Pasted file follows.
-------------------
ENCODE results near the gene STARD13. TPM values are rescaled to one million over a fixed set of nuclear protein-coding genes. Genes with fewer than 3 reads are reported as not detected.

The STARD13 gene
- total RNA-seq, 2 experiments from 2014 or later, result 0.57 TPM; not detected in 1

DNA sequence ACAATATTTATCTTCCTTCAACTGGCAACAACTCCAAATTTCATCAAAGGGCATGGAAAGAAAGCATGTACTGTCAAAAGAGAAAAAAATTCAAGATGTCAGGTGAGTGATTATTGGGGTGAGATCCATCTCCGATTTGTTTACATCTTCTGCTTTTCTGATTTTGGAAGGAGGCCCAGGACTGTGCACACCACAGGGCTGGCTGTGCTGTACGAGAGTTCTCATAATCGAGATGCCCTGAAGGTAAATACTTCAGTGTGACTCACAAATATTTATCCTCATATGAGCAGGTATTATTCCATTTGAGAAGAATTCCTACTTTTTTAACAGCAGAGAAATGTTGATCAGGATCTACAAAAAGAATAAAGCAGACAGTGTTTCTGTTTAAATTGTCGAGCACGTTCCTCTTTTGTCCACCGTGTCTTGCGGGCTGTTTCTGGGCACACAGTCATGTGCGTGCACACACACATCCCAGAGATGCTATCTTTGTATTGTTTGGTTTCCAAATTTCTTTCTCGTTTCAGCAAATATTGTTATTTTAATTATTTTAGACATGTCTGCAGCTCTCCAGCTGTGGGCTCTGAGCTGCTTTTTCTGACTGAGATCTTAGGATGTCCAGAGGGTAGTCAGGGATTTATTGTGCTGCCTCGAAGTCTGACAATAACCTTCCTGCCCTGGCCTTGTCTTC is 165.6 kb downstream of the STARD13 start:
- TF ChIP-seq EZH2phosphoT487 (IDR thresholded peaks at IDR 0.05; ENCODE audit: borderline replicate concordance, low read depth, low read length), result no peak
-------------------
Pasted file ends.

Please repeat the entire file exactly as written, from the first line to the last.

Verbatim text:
ENCODE results near the gene STARD13. TPM values are rescaled to one million over a fixed set of nuclear protein-coding genes. Genes with fewer than 3 reads are reported as not detected.

The STARD13 gene
- total RNA-seq, 2 experiments from 2014 or later, result 0.57 TPM; not detected in 1

DNA sequence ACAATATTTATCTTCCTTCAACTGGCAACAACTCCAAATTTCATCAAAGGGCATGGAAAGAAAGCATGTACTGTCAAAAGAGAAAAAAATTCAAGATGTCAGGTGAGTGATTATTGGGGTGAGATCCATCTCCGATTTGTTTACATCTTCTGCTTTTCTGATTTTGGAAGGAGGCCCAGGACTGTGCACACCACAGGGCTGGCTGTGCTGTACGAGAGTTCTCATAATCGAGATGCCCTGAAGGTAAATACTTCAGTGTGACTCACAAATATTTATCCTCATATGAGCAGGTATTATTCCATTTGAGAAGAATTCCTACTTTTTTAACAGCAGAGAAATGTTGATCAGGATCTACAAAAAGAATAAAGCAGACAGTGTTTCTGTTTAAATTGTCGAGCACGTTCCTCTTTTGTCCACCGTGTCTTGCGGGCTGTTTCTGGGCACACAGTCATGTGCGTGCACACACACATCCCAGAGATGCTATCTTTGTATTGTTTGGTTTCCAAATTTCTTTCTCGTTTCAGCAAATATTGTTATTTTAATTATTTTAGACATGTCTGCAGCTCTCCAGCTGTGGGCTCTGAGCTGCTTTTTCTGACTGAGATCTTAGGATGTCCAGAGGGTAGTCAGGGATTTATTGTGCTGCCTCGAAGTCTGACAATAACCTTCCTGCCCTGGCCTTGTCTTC is 165.6 kb downstream of the STARD13 start:
- TF ChIP-seq EZH2phosphoT487 (IDR thresholded peaks at IDR 0.05; ENCODE audit: borderline replicate concordance, low read depth, low read length), result no peak